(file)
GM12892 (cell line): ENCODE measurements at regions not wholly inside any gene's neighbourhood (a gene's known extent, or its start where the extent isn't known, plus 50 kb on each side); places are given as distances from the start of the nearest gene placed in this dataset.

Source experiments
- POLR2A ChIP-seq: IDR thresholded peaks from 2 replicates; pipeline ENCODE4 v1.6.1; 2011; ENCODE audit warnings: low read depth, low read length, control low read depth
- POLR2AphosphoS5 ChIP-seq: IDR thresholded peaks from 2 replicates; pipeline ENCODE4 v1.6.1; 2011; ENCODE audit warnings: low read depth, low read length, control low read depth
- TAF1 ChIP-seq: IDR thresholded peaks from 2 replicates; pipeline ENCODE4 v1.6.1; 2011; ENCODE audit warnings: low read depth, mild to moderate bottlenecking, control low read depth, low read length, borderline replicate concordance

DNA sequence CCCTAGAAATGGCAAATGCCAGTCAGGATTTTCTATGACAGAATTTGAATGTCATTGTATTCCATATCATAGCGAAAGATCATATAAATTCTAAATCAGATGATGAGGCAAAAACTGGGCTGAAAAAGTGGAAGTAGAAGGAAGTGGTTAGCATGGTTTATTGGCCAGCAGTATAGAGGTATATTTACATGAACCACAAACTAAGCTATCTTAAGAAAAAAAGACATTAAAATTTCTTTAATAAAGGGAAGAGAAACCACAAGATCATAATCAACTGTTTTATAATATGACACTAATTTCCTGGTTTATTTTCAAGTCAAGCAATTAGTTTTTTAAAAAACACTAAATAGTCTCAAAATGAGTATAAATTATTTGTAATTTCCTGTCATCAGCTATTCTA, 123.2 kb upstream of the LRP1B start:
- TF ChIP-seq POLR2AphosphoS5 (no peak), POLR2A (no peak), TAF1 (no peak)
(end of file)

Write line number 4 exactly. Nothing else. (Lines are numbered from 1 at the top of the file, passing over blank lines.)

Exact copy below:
- POLR2AphosphoS5 ChIP-seq: IDR thresholded peaks from 2 replicates; pipeline ENCODE4 v1.6.1; 2011; ENCODE audit warnings: low read depth, low read length, control low read depth